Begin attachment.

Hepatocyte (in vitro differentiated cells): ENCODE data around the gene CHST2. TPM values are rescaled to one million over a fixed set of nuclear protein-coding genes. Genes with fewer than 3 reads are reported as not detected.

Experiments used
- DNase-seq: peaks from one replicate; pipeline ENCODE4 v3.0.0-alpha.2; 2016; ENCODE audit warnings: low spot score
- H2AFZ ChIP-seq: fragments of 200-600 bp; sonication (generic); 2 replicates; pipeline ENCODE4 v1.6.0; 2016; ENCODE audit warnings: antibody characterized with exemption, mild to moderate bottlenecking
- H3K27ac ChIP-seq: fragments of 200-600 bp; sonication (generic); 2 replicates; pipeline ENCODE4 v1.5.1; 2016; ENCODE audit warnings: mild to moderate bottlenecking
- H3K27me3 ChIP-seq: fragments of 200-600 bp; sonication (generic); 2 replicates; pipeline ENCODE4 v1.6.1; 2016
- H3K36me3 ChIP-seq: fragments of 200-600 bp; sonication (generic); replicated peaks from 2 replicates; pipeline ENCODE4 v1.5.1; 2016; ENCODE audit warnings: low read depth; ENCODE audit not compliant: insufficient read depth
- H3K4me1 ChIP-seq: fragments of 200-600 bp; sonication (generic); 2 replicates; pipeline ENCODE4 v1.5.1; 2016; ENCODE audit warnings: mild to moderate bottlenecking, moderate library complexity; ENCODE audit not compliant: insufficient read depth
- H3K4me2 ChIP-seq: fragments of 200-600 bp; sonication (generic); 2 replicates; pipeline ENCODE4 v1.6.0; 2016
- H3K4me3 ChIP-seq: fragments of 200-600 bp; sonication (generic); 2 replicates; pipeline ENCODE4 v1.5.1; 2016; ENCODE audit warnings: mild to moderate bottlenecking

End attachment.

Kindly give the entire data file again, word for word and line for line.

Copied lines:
Hepatocyte (in vitro differentiated cells): ENCODE data around the gene CHST2. TPM values are rescaled to one million over a fixed set of nuclear protein-coding genes. Genes with fewer than 3 reads are reported as not detected.

Experiments used
- DNase-seq: peaks from one replicate; pipeline ENCODE4 v3.0.0-alpha.2; 2016; ENCODE audit warnings: low spot score
- H2AFZ ChIP-seq: fragments of 200-600 bp; sonication (generic); 2 replicates; pipeline ENCODE4 v1.6.0; 2016; ENCODE audit warnings: antibody characterized with exemption, mild to moderate bottlenecking
- H3K27ac ChIP-seq: fragments of 200-600 bp; sonication (generic); 2 replicates; pipeline ENCODE4 v1.5.1; 2016; ENCODE audit warnings: mild to moderate bottlenecking
- H3K27me3 ChIP-seq: fragments of 200-600 bp; sonication (generic); 2 replicates; pipeline ENCODE4 v1.6.1; 2016
- H3K36me3 ChIP-seq: fragments of 200-600 bp; sonication (generic); replicated peaks from 2 replicates; pipeline ENCODE4 v1.5.1; 2016; ENCODE audit warnings: low read depth; ENCODE audit not compliant: insufficient read depth
- H3K4me1 ChIP-seq: fragments of 200-600 bp; sonication (generic); 2 replicates; pipeline ENCODE4 v1.5.1; 2016; ENCODE audit warnings: mild to moderate bottlenecking, moderate library complexity; ENCODE audit not compliant: insufficient read depth
- H3K4me2 ChIP-seq: fragments of 200-600 bp; sonication (generic); 2 replicates; pipeline ENCODE4 v1.6.0; 2016
- H3K4me3 ChIP-seq: fragments of 200-600 bp; sonication (generic); 2 replicates; pipeline ENCODE4 v1.5.1; 2016; ENCODE audit warnings: mild to moderate bottlenecking